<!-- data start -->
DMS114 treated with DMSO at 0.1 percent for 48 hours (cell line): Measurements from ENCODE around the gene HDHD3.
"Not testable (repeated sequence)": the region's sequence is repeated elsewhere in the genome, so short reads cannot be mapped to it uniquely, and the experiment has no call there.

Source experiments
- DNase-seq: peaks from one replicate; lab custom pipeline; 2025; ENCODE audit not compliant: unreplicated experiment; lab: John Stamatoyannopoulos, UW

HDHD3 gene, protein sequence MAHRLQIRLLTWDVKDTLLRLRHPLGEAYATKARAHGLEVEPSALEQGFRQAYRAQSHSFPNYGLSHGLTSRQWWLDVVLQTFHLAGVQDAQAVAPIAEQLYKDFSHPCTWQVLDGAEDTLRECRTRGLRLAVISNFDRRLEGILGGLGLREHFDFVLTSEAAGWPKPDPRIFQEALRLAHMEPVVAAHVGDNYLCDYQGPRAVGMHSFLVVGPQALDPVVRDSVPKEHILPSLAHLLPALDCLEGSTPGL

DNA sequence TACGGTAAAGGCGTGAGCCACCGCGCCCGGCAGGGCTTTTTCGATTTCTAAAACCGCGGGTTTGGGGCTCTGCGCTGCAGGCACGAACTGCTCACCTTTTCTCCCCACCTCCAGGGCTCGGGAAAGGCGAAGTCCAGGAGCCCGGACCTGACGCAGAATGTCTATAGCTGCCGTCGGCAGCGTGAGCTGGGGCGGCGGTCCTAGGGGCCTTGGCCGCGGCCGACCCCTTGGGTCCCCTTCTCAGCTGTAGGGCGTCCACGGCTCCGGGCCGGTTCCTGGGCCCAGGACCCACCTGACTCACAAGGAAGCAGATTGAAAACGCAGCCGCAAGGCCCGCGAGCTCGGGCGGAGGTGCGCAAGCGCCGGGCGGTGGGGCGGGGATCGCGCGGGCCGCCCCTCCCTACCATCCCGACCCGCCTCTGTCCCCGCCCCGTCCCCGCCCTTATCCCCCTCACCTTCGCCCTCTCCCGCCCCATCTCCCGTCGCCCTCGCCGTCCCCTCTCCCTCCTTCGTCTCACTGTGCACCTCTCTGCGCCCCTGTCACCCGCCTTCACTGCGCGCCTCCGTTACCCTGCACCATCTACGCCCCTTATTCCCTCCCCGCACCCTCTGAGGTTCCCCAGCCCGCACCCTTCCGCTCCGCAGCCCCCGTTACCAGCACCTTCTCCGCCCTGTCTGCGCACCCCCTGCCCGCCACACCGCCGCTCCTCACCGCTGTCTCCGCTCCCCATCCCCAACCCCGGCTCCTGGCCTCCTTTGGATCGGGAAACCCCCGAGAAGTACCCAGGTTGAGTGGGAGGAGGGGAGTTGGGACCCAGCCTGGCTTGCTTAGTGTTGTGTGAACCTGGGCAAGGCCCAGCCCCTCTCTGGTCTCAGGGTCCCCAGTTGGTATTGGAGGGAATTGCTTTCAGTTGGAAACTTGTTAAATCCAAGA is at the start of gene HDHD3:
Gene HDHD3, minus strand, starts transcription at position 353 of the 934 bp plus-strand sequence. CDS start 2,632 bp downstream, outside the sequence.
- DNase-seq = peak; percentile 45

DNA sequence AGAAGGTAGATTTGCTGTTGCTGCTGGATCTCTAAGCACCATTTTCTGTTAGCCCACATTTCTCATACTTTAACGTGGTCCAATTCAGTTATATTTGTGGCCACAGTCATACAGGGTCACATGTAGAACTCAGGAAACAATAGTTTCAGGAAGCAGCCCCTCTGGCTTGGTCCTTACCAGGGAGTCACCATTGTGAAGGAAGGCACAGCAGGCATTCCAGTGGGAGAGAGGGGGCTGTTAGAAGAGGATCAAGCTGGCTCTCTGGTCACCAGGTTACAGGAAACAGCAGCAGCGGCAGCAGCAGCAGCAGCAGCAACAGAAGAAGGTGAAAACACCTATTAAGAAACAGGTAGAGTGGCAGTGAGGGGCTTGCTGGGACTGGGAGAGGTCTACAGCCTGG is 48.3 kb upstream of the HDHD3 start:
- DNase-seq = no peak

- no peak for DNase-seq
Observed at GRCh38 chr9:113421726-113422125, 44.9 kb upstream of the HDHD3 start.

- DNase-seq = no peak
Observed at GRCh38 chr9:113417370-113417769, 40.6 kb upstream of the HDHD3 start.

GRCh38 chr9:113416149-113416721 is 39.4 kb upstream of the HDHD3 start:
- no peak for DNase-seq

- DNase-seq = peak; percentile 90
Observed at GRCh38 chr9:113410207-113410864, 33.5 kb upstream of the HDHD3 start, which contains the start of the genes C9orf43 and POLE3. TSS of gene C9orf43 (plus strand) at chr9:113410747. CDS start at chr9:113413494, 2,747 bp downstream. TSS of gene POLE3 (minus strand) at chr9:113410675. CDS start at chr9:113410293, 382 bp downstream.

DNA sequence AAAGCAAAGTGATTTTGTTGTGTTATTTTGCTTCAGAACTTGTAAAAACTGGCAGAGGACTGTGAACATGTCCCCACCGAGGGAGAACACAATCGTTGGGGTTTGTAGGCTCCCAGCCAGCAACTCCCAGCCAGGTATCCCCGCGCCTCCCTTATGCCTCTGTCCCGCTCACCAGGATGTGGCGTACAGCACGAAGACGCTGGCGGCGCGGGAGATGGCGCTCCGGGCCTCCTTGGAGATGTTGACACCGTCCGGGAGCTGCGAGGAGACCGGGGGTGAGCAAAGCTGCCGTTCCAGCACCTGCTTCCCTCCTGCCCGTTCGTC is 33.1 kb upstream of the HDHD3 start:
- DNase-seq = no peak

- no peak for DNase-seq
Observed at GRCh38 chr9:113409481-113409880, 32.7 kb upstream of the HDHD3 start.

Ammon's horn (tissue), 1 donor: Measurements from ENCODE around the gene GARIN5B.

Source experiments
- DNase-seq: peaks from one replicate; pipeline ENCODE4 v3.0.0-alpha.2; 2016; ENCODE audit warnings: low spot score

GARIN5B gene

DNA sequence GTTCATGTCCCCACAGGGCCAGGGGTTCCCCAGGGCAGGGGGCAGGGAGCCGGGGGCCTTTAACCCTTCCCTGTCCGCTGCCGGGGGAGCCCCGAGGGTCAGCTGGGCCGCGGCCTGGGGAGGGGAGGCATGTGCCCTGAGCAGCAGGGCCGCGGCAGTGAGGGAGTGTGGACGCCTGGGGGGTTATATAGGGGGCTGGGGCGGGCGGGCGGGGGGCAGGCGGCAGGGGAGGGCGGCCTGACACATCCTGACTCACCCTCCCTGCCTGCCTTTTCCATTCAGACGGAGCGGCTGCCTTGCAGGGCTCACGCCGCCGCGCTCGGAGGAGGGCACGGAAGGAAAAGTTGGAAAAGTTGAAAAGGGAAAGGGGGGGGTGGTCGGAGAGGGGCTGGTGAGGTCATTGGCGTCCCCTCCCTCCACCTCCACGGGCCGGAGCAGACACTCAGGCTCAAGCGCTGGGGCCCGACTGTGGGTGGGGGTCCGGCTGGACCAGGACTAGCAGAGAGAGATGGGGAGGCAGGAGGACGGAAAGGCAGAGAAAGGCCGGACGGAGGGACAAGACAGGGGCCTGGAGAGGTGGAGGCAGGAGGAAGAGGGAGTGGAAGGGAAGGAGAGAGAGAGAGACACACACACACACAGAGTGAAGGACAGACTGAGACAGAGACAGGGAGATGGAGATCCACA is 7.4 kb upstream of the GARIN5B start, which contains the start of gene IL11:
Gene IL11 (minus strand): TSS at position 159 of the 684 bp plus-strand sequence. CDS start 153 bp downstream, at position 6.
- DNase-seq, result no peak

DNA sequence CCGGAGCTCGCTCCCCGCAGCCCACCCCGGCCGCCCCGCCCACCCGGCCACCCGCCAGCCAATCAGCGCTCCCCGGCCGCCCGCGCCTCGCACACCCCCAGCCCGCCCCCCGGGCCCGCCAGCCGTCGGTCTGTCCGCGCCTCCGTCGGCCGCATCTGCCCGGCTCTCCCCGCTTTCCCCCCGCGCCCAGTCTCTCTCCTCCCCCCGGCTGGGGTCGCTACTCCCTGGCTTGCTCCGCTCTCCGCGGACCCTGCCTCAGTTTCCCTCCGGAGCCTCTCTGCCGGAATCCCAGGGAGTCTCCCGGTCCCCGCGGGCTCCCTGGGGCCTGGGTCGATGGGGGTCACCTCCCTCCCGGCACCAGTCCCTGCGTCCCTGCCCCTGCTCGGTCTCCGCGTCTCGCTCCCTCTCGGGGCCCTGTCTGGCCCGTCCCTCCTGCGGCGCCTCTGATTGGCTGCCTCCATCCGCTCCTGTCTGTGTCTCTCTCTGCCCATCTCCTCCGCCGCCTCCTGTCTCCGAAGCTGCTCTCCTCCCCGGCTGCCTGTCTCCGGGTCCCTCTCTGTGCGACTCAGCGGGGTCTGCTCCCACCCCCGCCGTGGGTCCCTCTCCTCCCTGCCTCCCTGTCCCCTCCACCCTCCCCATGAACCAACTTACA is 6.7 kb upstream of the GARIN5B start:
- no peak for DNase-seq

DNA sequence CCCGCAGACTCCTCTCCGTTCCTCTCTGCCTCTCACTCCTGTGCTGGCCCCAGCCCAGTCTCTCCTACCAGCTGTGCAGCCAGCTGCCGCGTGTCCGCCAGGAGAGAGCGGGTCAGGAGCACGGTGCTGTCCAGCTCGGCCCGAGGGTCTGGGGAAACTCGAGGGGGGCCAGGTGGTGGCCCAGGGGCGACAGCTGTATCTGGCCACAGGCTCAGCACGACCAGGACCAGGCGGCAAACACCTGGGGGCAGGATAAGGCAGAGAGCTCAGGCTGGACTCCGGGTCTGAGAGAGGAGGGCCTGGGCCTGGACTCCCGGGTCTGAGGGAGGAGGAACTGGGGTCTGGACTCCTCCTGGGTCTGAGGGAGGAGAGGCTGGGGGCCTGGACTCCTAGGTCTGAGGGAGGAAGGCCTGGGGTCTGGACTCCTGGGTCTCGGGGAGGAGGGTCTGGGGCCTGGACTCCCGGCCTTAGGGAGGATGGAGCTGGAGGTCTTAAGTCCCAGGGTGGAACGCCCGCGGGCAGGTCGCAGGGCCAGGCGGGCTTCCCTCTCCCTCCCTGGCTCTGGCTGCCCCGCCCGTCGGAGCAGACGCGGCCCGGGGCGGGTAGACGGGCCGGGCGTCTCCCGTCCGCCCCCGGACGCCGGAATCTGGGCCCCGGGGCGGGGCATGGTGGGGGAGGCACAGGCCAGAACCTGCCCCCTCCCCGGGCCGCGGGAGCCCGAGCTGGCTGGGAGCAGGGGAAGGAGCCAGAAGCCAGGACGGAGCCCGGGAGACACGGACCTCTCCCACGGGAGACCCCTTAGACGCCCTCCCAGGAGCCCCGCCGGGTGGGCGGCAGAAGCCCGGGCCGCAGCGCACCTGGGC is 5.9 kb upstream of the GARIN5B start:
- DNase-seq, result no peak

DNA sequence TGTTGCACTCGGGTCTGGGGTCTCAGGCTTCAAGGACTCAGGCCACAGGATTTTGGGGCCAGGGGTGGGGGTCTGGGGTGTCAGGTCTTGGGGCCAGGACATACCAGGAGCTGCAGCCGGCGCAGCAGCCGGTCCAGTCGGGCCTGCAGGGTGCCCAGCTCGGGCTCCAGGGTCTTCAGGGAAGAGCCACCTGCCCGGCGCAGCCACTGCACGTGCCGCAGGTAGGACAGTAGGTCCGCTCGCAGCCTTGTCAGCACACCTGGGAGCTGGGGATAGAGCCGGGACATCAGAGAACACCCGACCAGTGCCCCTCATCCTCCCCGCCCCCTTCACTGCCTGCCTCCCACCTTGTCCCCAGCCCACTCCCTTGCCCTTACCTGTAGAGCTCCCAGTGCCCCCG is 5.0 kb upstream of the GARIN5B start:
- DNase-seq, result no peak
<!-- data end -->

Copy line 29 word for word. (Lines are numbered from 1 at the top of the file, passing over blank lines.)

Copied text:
- DNase-seq, result no peak